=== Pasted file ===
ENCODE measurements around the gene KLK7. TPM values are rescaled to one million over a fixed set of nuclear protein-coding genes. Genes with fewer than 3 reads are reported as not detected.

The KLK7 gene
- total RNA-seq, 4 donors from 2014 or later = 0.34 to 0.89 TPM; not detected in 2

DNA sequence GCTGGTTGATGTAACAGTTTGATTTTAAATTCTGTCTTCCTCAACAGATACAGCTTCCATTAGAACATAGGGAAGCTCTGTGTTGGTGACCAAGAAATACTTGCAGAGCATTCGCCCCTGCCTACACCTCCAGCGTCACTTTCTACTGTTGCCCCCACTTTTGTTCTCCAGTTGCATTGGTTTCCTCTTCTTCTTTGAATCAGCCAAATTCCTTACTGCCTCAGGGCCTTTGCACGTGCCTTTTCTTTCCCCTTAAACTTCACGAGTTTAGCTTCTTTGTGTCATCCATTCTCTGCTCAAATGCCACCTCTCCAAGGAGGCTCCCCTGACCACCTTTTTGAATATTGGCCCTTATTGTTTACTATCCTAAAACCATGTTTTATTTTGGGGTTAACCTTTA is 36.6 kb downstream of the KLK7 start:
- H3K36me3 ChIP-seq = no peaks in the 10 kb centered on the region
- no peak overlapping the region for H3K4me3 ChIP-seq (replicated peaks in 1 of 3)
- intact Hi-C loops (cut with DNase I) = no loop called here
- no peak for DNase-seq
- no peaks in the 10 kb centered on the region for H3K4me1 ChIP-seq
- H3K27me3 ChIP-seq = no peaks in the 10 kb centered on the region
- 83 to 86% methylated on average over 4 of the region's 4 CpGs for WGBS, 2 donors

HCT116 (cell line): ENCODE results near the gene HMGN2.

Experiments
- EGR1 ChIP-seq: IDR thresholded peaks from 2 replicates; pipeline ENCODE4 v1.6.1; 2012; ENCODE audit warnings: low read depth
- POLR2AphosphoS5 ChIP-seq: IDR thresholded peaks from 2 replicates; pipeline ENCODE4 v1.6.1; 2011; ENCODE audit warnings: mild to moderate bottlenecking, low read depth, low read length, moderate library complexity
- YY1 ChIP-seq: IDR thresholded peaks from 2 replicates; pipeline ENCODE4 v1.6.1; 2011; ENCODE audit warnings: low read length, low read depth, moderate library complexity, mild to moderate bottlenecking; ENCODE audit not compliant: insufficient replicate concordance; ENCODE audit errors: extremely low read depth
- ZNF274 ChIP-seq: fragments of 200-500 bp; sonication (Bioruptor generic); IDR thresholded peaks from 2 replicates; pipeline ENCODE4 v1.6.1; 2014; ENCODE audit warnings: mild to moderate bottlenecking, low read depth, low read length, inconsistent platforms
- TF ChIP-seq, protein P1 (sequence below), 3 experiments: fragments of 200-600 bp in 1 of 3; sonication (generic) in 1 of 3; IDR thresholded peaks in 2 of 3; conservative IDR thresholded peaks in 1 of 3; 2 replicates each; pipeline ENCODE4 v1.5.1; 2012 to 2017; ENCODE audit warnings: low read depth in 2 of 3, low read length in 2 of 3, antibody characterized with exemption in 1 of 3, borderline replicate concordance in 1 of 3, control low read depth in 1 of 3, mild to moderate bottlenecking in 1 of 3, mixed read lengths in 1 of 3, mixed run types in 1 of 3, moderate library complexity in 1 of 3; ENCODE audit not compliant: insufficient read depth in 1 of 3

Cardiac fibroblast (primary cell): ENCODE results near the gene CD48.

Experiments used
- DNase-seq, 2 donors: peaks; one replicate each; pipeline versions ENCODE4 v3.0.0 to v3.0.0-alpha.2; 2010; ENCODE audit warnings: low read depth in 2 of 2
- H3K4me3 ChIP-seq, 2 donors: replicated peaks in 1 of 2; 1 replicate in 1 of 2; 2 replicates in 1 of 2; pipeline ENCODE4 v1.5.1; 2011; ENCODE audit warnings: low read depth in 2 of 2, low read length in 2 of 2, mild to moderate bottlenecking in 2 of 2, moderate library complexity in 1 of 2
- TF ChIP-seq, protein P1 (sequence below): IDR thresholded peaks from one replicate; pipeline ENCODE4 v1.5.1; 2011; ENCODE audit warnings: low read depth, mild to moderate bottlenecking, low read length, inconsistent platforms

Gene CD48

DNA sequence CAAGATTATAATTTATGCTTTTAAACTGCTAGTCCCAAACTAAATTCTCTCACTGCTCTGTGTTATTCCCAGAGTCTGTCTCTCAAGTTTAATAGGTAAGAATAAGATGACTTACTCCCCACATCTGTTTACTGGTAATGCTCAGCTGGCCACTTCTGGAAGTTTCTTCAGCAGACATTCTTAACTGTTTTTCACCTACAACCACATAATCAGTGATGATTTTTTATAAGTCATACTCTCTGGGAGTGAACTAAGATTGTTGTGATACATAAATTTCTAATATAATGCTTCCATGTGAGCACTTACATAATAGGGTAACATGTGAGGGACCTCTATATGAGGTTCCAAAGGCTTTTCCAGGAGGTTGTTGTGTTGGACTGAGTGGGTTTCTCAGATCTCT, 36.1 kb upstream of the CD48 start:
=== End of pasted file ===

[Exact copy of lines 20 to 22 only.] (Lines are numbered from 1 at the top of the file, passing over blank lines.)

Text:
Experiments used
- DNase-seq, 2 donors: peaks; one replicate each; pipeline versions ENCODE4 v3.0.0 to v3.0.0-alpha.2; 2010; ENCODE audit warnings: low read depth in 2 of 2
- H3K4me3 ChIP-seq, 2 donors: replicated peaks in 1 of 2; 1 replicate in 1 of 2; 2 replicates in 1 of 2; pipeline ENCODE4 v1.5.1; 2011; ENCODE audit warnings: low read depth in 2 of 2, low read length in 2 of 2, mild to moderate bottlenecking in 2 of 2, moderate library complexity in 1 of 2